Grandma was in her 80s, I cannot tell you her exact age.  Grandma lived in a small one-bedroom apartment with my grandfather in Co-Op City in the Bronx. I cannot remember if my Grandpa was still alive.  And I don’t know why she decided to clean on her own, without any help, I don’t know. Except I will say she was an extremely independent person. I assume a holiday was coming, so she wanted everything to shine!

No matter the reason, the crux of the story is that after she had cleaned all her pieces and put everything away, the very top glass shelf fell!  It must not have been put back in properly.   Does not matter.  What does matter is as it fell, everything under it was destroyed in an instant.  It was probably one of the most agonizing moments, which she watched in horror. She could do nothing but watch.

Grandma was hysterical.  These family heirlooms that she had purchased over the years, and a few that were her mother’s (my great-grandparents always lived with my grandparents) were destroyed.  They could not be fixed. They were just shards of glass. Grandma was distraught.

I believe my aunt, went over as soon as Grandma called.  But there was nothing to do but to clean up the mess as carefully as possible.

Eventually everyone knew about the great disaster.  When my mom found out, she called me and told me to call Grandma.  That Grandma needed emotional support now!  It was at a time when long distance phone calls cost money.  But Mom told me it had to be now. As soon as we hung up!

I did as ordered. But I did not mind.  I spoke to my Grandma weekly anyway.  I called Grandma.  I acted as if I knew nothing.  That I was just calling to say hello.  Usually we would speak for about 15 or 20 minutes, as I told about what was going on. And she told me about her week and gave me wonderful advice.

That tactic did not last long. As soon as Grandma heard my voice she started to cry.   I heard the entire horrible story.  She had planned to pass her crystal on to her grandchildren. Now there was NOTHING LEFT! NOTHING!  (Grandma’s emphasis.).
“Grandma,” I said.  “We don’t need anything.  It is not like someone died.  You are fine.  It is fine.  We have you.”  I thought that would help.  But it did not.  The crystal items all had memories attached to them.  Each piece had a story that needed to be told.  And memory of loved one to never forget.  But now with the destruction of her crystal was the loss of these memories. These pieces that when held brought back the essence of a person.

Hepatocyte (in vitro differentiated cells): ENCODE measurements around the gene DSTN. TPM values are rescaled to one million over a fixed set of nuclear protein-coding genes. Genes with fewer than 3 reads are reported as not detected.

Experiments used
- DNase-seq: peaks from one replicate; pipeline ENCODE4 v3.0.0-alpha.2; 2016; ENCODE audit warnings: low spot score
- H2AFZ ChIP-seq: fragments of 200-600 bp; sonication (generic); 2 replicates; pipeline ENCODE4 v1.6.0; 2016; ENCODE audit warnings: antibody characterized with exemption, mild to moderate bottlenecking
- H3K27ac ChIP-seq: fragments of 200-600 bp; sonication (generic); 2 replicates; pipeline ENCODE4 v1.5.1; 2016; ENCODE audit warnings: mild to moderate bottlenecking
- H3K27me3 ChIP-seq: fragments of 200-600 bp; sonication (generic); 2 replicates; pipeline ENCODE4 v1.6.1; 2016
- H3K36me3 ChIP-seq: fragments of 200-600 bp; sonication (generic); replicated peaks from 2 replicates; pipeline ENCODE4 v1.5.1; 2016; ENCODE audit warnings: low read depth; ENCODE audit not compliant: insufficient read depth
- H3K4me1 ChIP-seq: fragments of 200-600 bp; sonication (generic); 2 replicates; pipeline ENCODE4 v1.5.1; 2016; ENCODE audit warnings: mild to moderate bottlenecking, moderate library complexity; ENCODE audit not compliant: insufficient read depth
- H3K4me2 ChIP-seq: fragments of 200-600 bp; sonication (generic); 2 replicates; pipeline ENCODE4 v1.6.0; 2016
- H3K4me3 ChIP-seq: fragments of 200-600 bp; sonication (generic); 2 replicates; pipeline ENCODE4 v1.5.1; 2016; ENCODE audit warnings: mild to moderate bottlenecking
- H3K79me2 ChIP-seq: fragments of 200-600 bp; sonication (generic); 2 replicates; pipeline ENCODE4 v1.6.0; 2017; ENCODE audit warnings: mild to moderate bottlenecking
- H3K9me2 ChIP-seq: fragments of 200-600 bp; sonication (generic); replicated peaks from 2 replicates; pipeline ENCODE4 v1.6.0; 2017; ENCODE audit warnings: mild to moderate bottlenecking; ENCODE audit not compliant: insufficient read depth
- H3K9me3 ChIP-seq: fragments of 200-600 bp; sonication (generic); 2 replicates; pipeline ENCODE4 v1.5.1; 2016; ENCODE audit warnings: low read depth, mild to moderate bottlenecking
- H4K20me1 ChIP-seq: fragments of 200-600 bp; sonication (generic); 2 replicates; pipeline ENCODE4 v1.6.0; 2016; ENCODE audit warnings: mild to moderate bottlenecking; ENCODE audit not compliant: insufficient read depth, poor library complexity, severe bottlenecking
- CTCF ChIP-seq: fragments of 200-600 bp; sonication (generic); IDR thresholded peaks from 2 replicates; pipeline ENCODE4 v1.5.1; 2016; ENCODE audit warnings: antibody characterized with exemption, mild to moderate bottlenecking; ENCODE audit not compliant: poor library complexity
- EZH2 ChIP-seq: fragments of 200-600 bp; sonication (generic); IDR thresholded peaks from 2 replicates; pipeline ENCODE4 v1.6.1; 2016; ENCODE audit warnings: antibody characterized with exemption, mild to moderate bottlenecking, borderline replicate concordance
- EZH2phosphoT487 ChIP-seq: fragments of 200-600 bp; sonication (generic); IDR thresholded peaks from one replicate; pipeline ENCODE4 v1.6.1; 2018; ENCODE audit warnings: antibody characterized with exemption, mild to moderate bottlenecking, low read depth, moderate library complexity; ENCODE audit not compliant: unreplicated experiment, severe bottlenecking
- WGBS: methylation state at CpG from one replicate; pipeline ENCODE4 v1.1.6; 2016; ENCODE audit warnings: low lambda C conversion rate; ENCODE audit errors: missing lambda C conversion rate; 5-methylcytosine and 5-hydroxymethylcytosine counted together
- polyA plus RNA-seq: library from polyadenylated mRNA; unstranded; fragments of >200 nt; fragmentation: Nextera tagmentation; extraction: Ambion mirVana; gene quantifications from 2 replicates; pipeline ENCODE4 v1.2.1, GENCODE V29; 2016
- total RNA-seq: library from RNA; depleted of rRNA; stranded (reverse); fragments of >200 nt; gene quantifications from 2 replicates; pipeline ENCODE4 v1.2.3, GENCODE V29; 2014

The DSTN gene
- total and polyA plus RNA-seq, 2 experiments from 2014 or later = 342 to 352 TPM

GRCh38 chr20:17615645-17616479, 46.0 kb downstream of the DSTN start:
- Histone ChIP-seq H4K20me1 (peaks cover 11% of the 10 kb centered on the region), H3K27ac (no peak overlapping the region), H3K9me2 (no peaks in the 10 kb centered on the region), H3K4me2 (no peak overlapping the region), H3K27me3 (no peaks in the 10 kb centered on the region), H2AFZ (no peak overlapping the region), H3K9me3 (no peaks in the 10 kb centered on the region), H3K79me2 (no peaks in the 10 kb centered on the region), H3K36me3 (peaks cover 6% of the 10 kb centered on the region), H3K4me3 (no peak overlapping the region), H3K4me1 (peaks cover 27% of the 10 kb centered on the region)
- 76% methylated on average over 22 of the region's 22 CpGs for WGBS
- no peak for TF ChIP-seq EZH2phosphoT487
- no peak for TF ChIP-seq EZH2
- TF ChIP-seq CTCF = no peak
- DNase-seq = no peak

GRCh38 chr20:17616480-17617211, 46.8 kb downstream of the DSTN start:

I just cried with Grandma. There was really nothing else to do.

Years later, when Grandma died, my parents selected a set of six glass plates for me to have from Grandma.  I have them on the bottom shelf of my breakfront.  I do worry about Where they are placed.  In fact, I worry that my children will have no idea what memories these crystal and ceramic and glass pieces have intertwined in their existence.

I have decided to tell the story of my breakfront and all its many heirlooms.  Then,  even if a crystal debacle occurs in my home, at least the memories attached to the items will not disappear. Their memory, tied up with the memories of loved ones will continue.

A Trolley Car Stops, Too!

12 Sep

Holidays always make me think about my grandparents.  We spent all of our holidays, when I was growing up, at one of my grandparents’ homes.  My paternal grandparents in the Bronx were in charge of Passover and Hanukkah.  We went there every year and celebrated with all my cousins.  One year, at Hanukkah, I had to have a tooth pulled and could not eat all the treats. But Grandma made me my very own potato kugel!  I still can taste it!

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My store bought rugelach and honey cake, and candies. Still wrapped in plastic like Grandma would before the holidays.

Every so often something happens that sparks a memory and bring me back in time to the apartment in the Bronx.  During Rosh Hashannah, such a moment occurred.  As I was preparing my dessert plates and covering them with clear plastic wrap, my mind flashed to my paternal Grandmother. She was a great home baker.  One of the high lights of going to her home for the holidays was her magnificent dessert table covered in her treats!

Before dinner, the dessert platters were covered with plastic and put high on a cabinet in the spare bedroom.  We, all the grandchildren and children, knew the desserts were there. But also knew the penalty if we took snuck in and took some.  My Dad and Uncle, known noshers, often snuck in.  But the grandchildren were more careful.

Several of my boy cousins and my brother were eventually tall enough… and sneaky enough… to climb up and reach the sealed plates to get a few treats before dessert.  But we were very careful.  There was always a cousin on guard duty.  We were never greedy, we never took too much in fear of being caught by the sight of an empty plate.

The best part of the holiday was when the dishes were cleared from dinner and food was put away.  Then out came the desserts.  My Mom and Aunts and Grandma could bring all the home baked treats out and put them on a long table against a wall.  Among my favorites were the rugelach sticks and the thimble cookies.  But my all time favorite were the apricot candy.  So thick and gooey.

There were cookies and cakes and even homemade candies.  During Passover there were also Barton’s candies.

Thanks to one of my cousins, I have the recipes for three desserts.  I was bemoaning that I miss them years ago. I found out that my cousin had the recipes.  So smart.  His wife emailed three recipes to me…in 2006!  At the time she told me that they had high calorie count.  And she was right.  Each recipe is chuck full of sugar.